1884 Trapdoor "Sporter"

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mavt
Posts: 88
Joined: Sun Jan 19, 2020 2:43 pm

1884 Trapdoor "Sporter"

Post by mavt » Tue Jun 02, 2020 11:23 pm

As mentioned in the 577 Snider thread the fellow I cleaned that rifle up for inherited a bunch of old firearms that had been sitting in a corner of his father's body shop for decades. One that cleaned up nicely was this M1884 SN# 542629 he gave me for my efforts put forth on the Snider. The barrel had already been chopped to 24" and the stock was cut to just a stub beyond the barrel band and there were no sights. But other than being dirty with some surface rust and a bit of gray paint overspray up and down one side it was in pretty good shape.  The barrel was in excellent shape except for a couple rather large pits where it appeared a spider nest had unfortunately lingered too long about 16" up from the breech end. The stock was also in excellent condition with a cartouche that took a direct ding at some point but 1892 but can still be read as can the circle P.

After cleaning it up I attached a 1902 rear sight with one screw as the hole spacing is about 1/2" shorter on the TD than the 1898 Krag Sporter the sight originally came on. For the front it was a ramp for a dovetail sight held on with JB Weld to try it out but it wasn't shot much and has been sitting in the back of the safe for quite a while.

Taking it out recently the first impression coming back was how gangly the 24" barrel looked in that stubby stock. Comparing it to pictures of TD carbine stocks it appeared to be about 2" shorter so to keep it in proportion I cut the barrel to 20" and re-attached the front sight base.  For the rear sight I made a simple receiver sight that is attached via the tang screw and being the same width as the tang sits nicely above it extending about 1.5" forward to just behind the receiver back edge. It is adjustable some for elevation but once a good cast bullet load is found I'll get the correct front sight to match and then just fine tune it.  Looking forward to working up the cast load and taking it to the range often and possibly to the woods a time or two.   

Whig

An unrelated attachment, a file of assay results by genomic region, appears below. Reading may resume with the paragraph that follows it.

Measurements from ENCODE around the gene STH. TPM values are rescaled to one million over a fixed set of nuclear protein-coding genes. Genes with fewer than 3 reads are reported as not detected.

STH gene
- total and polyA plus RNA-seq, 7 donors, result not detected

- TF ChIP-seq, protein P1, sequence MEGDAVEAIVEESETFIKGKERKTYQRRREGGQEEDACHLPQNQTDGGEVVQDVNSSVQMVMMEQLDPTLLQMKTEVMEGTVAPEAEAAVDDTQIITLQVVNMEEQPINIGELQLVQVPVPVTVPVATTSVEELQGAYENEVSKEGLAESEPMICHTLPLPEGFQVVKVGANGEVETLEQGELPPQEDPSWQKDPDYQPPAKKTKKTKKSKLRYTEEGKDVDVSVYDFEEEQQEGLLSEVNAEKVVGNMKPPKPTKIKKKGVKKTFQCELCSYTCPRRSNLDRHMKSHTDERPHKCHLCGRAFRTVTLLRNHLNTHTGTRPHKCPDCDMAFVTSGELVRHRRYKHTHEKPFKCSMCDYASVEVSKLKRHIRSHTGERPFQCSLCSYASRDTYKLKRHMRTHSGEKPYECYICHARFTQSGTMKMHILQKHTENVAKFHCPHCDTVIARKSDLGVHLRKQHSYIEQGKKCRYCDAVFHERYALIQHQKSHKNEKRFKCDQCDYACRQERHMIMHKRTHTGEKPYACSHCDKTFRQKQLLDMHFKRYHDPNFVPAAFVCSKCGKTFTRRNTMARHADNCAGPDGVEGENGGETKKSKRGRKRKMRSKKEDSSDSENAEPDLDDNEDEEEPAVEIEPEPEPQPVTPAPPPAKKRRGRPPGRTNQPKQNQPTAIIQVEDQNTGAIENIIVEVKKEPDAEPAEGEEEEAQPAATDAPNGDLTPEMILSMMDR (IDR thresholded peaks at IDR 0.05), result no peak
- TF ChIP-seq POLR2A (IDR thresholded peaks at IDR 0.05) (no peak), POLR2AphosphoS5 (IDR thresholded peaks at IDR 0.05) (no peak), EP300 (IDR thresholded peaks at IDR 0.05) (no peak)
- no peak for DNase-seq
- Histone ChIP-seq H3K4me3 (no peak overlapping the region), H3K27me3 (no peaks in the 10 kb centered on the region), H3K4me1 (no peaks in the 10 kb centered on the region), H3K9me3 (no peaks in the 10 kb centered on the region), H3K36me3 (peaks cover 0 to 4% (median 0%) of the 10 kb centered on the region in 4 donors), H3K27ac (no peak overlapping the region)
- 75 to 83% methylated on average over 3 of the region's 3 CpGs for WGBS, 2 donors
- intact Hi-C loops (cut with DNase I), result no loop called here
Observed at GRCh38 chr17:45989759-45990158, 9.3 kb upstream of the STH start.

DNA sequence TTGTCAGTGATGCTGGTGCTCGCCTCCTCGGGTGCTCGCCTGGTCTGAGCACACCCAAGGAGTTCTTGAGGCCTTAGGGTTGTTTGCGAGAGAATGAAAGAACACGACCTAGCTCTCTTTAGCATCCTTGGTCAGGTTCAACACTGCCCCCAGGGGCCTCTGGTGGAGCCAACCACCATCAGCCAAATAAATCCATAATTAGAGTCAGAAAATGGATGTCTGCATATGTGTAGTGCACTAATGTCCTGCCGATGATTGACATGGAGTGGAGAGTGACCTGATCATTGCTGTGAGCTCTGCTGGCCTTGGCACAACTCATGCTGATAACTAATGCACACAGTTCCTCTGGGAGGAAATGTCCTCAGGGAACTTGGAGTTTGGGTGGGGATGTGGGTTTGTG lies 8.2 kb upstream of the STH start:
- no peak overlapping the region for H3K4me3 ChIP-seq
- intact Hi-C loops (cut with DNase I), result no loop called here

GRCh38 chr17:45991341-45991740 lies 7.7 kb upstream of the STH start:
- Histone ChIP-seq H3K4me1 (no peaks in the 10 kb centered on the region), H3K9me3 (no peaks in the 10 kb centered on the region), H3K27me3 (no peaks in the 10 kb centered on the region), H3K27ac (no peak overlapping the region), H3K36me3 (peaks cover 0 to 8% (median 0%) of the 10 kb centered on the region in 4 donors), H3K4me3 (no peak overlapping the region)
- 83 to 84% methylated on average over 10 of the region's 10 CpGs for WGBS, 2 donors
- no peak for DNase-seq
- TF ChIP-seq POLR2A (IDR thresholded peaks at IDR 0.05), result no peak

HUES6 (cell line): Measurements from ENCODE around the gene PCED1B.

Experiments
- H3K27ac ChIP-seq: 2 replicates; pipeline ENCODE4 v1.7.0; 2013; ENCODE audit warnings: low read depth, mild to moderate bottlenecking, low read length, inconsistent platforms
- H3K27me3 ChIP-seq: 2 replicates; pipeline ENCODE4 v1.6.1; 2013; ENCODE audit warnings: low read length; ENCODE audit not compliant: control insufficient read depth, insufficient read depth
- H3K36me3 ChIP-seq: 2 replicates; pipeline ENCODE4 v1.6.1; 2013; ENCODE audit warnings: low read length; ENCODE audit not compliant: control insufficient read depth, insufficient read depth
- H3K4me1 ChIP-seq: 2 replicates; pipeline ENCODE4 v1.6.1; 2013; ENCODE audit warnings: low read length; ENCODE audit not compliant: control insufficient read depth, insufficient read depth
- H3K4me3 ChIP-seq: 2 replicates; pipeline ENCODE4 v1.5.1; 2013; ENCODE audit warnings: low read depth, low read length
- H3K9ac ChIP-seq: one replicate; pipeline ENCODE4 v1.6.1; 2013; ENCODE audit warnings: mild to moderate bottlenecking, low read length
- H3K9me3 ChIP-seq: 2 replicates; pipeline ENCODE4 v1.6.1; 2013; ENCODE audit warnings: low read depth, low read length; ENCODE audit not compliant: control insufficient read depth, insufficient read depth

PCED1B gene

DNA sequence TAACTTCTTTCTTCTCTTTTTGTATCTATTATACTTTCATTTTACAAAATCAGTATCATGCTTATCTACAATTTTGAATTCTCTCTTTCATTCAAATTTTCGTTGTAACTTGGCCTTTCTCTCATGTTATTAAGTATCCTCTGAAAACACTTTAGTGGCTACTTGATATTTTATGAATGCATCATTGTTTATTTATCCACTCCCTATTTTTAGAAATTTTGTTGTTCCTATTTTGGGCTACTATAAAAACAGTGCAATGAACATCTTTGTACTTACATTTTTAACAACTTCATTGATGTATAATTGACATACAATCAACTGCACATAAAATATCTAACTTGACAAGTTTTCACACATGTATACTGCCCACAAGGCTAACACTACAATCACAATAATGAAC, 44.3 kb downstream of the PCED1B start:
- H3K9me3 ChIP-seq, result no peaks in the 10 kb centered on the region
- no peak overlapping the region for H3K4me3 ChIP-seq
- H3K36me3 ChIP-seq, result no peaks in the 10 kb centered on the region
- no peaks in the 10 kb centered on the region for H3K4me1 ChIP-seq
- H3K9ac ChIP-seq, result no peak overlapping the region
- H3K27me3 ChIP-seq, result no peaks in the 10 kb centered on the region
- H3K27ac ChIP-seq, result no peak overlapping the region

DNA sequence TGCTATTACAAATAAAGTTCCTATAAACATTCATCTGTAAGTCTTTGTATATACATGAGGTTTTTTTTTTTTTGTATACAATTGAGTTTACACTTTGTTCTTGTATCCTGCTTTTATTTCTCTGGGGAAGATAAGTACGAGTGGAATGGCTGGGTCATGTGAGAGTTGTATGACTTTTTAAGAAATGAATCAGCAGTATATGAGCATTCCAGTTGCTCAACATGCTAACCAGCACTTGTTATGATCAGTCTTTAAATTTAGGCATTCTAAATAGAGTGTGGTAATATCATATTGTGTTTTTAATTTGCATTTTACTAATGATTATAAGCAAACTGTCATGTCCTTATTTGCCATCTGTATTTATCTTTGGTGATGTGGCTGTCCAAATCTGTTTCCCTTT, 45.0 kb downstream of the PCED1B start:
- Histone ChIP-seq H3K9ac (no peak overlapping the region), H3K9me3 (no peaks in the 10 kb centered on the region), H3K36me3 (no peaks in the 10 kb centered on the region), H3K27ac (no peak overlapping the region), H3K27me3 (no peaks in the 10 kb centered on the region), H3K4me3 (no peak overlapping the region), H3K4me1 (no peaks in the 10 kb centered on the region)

Posts: 1370
Joined: Sat Sep 24, 2016 12:53 am

Re: 1884 Trapdoor "Sporter"

Post by Whig » Wed Jun 03, 2020 12:00 am

Even though it's been through some changes, I love the look of this rifle. Great color to that stock. The darker stocks are great looking on these old Springfields.

Thanks for sharing. What a nice gift for helping someone out. You did a good job.

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Culpeper
Posts: 905
Joined: Wed Mar 30, 2005 2:01 am

Re: 1884 Trapdoor "Sporter"

Post by Culpeper » Wed Jun 03, 2020 11:58 am

I'd take it out for a turn at the groundhogs.  It may look like hell to the purist in me but it has a cool look of a varmint slayer to me.t

We're gonna need pics of targets or dead animals from this old boy.
Deacon in the Church of the Mighty Krag. Member of People Eating Tasty Animals (PETA).  [url=https://radio.securenetsystems.net/v5/index.cfm?stationCallSign=LWRN]Liberty Works Radio[/url]

savagebrother
Posts: 20
Joined: Wed Mar 09, 2016 5:40 am

Re: 1884 Trapdoor "Sporter"

Post by savagebrother » Tue Sep 15, 2020 3:56 am

picked mine up afew years ago. its a real (i like to think) sporting rifle, but------there's a story to it .
bought it from an older fellow who said he got it from his dad who got it from his dad. i was just looking for a descent shooter and stumbled onto this one.
the army had from 100-200, nobody knows for sure, but they were made for dignitary's and politicians to buffalo hunt with.
they had 26 inch barrels and mine does, the stock is cut down and trimmed up nicely. most had buffington rear sights. well anyway bought it for a real good price and noticed it was buffed out and re-blued and the stock had been refinished. beautiful rifle so i paid the man and left with my new rifle. my first trap door. so i started to research them and found out about them and the sporting rifle especially. well i called the old guy and ask him some questions about the rifle. here is what he told me- his great grand father fought during the Indian wars after the civil war. and stayed in the army for 25 years and was given the rifle for his good service. then the real killer- he said he used to have some paper work from the army for this rifle but his grandson used the paper work one deer season to start the fire in the wood burner in their hunting cabin--- yes i bout fell totally over!! its a great rifle and is very accurate. that's how life goes
huh.
SB
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